Lanyards are also those things that Boy Scouts (and occasionally people, teenager and younger, of either gender) make for fastening things ranging from cups and utensils to keychains.

In their basic form, lanyards consist of two pieces of stretchy plastic that are flat, thin, about 2.5 millimeters in width and about a meter long, although the finished lanyard is usually about ten centimeters long and a bit less than a centimeter thick and wide. Typically they"re of contrasting colors (I prefer making mine out of glow-in-the dark green and black, so it can double as a light at night by which to read), with a hook at one end to clip to a zipper or whatever and possibly a hook at the other end as well.

The simplest lanyard is the square lanyard which is one color on two opposing sides and the other color on the other opposing sides. There are also circle and spiral lanyards, which have helix-like spirals of colors going along the side. Spiral lanyards and other more complex lanyards require more than two strands, however.

Legend says that lanyards were invented by adult leaders for Scouts in the 1930s using thin leather straps vertically weaved for which to hang various supplies (such as cups, torches, etc.) from belt loops, although I had significant difficulty verifying these claims.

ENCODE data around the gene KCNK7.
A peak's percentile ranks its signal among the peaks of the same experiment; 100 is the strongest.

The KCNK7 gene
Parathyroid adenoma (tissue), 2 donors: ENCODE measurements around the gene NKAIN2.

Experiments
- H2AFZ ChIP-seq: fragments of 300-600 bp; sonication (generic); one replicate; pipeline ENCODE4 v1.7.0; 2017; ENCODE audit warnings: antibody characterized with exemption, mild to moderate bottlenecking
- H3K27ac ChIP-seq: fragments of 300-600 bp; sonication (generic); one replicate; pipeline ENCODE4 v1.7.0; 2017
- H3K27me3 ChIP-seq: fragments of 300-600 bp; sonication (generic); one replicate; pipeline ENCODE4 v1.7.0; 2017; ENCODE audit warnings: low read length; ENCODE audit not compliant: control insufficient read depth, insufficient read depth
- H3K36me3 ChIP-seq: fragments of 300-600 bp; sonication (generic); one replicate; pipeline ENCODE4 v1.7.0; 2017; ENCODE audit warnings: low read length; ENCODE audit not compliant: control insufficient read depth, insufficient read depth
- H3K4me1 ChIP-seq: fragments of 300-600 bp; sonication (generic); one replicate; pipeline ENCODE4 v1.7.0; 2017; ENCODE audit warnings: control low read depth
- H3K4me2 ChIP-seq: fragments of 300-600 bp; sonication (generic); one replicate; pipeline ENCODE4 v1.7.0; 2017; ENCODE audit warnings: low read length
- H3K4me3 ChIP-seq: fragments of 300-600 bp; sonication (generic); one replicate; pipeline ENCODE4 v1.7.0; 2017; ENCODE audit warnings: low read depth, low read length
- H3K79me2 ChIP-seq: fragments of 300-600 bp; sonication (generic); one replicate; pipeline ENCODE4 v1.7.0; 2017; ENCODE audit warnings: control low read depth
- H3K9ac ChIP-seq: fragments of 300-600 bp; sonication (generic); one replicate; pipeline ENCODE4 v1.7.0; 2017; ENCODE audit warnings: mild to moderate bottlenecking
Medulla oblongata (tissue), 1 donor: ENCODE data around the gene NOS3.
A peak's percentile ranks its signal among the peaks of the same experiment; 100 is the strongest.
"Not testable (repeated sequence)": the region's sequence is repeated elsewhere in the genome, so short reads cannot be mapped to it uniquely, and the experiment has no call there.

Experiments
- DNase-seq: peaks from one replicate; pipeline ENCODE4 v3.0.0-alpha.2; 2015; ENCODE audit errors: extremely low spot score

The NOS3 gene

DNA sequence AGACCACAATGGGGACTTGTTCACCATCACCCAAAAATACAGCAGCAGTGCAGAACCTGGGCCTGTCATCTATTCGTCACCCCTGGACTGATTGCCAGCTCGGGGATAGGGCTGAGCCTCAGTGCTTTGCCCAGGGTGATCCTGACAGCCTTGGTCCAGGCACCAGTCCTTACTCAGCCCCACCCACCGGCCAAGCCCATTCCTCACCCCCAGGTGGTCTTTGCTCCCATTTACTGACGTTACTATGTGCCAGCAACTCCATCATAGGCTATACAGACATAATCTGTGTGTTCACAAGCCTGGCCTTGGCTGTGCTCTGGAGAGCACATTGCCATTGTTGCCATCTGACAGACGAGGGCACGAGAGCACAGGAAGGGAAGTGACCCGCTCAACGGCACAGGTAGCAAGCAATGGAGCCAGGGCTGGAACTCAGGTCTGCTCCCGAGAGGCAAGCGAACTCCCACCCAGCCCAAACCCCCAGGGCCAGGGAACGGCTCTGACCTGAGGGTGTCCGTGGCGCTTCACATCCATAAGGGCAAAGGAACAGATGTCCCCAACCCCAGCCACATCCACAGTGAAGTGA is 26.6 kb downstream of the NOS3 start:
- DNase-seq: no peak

Kawika says Hi there! I thought of creating a new writeup for lanyard, but I figured it's just easier for you to add the information to yours. Lanyards of the type you talk about were invented before the Boy Scouts: Cavalry officers used them to secure their guns. If the gun fell out of their grip, they could just run their hand down the lanyard to scoop it back up again (Very useful while on horseback). The dress uniform of the RCMP still has a lanyard, for example.

Lan"yard (?), n. [F.laniere thong, strap, OF. lasniere, fr. lasne strap, thong, L. lacinia lappet. flap, edge of a garment. Cf. Lanier.] [Written also laniard.]

1. Naut.

A short piece of rope or line for fastening something in ships; as, the lanyards of the gun ports, of the buoy, and the like; esp., pieces passing through the dead-eyes, and used to extend shrouds, stays, etc.

2. Mil.

A strong cord, about twelve feet long, with an iron hook at one end a handle at the other, used in firing cannon with a friction tube.


© Webster 1913.

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